Supply chain security programs
The Displacement effect in cargo theft
Supply chain management under the threat of international terrorism – Yossi Sheffi
Piracy in the Horn of Africa and its effects on the global supply chain
Use of the Introduction to speak about the FSR and the TSR which are the Security requirements that will be developed in link with our articles? So then in each part concerning the articles we will not repeat the same this about the TSR and FSR TAPA stands for “Transported Asset Protection Association”. It is a not for profit organisation which mission is to minimize cargo losses from the supply chain. To become leader in fight against cargo crime, TAPA has developed and applied global security standards, recognized industry practices, technology, education, benchmarking, regulatory collaboration, and proactively identifies crime trends and supply chain security threats. All those measure enable TAPA to reduce cargo theft. Thus TAPA security standards (TSR/FSR/TACSS) have been established to ensure the safe and secure transportation, storage handling of any TAPA member’s (Buyer’s) assets throughout the world. The FSR: Freight Security Requirements is the minimum standards for transporting products, and the “Trucking Security Requirements” (TSR) represents minimum standards, specifically for transporting products via road within a supply chain. The TSR is a tool intended for users and providers of trucking services. It provides a common standard of security measures for the transportation of cargo that can be used to form an agreement between a Buyer (shipper) and LSP (carrier) of trucking. In the development of these standards, TAPA has recognized the multiple differences in how trucking services are provided globally, regionally and even within companies and that the TSR may apply to all or part of the services provided by a LSP. In this paper the focus will be set on an in-depth case study of the FSR and the TSR which is the FSR implemented for road freight. Four articles will be linked to those Security Requirements, namely The displacement effect in cargo theft (Ekwall, 2009) ++++ AUTRES NOMS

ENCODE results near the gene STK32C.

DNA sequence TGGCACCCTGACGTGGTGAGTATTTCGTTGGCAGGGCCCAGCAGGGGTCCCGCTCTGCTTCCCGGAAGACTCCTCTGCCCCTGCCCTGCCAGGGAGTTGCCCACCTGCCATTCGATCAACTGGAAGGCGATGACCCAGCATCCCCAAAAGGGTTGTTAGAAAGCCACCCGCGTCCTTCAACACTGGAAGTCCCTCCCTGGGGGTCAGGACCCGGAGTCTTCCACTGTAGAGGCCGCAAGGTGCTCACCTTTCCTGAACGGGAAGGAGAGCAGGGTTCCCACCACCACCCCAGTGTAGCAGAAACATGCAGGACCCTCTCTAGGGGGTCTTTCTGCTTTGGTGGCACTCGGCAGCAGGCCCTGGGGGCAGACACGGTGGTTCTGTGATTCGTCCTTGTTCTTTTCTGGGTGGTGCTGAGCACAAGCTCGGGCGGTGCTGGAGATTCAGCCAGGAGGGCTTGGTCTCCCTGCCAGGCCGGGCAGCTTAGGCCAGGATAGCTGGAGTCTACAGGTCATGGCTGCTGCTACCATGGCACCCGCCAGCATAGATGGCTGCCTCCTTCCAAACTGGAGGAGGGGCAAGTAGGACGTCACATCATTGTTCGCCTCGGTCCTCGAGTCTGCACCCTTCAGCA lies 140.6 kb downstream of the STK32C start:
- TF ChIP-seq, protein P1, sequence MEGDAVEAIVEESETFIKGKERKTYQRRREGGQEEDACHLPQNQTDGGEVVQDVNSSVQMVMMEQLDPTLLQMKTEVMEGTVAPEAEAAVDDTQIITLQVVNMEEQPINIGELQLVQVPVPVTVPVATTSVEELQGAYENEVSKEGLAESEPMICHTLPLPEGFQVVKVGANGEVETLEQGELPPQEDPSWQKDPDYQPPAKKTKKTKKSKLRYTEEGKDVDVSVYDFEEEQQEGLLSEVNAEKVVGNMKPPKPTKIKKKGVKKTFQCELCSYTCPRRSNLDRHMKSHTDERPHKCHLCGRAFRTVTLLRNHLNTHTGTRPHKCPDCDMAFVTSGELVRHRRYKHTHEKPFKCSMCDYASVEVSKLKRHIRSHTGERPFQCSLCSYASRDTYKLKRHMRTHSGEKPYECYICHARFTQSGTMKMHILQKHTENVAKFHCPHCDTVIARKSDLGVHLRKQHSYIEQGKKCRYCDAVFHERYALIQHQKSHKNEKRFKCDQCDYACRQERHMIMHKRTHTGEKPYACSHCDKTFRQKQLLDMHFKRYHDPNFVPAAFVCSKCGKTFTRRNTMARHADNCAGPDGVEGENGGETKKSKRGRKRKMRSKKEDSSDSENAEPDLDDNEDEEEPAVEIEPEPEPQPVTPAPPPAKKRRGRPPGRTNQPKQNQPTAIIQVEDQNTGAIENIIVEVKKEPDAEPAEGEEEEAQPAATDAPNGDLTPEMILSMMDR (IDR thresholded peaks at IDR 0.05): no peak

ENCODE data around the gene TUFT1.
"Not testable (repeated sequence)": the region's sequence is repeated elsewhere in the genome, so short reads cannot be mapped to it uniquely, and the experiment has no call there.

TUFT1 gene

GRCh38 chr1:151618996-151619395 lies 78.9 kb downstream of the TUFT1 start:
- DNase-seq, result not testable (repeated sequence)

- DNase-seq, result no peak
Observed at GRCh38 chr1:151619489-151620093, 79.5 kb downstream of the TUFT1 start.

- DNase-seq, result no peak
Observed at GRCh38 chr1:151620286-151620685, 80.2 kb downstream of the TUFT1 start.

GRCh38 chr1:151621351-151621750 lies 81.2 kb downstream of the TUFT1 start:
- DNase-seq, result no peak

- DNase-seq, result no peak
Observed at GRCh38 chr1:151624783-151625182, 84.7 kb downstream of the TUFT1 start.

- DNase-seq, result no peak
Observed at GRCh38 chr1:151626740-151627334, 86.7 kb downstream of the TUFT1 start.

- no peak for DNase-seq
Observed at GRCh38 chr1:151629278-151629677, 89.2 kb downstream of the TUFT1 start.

The Displacement effect in cargo theft
In its article, Daniel Ekwall analyses and explains why cargo theft continues to occur in the transport network despite all implemented countermeasures. The World Trade Centre terrorist attack brought to light the deficiency in security within the cargo transport and the vulnerability of modern supply chains concerning for example the problem of cargo theft. Shippers and buyers noticed the necessity of increasing the security of the global supply chain. For example, the business discovered that they no, or very little, control over which people were on a terminal or what there were doing there. Thus the transport security strategy – which is the management approach to reducing the impact of cargo theft – should impact the three levels of logistics that all the supply chain possess: infrastructure, resources, and materials. Cargos thefts happen when the infrastructure and/or the resources allowed to stock, transport, secure the merchandise are in a certain configuration which is referred as “theft opportunity”. So, companies try to reduce the “theft opportunity” in order to struggle against cargo theft because it is crucial to remember that “if there is no opportunity, there is no crime (Felson and Clarke, 1998)”. To do so the first and easiest way is to secure the infrastructures by using physical countermeasures correctly such as locks, seals, guards etc... So a possible theft becomes harder and riskier to commit which is exactly the purpose of the TSR (Truck Security Requirements). Indeed, it includes a long and detail list of requirements that the shipper and the carrier must fulfil to increase the security of the merchandise and of the...
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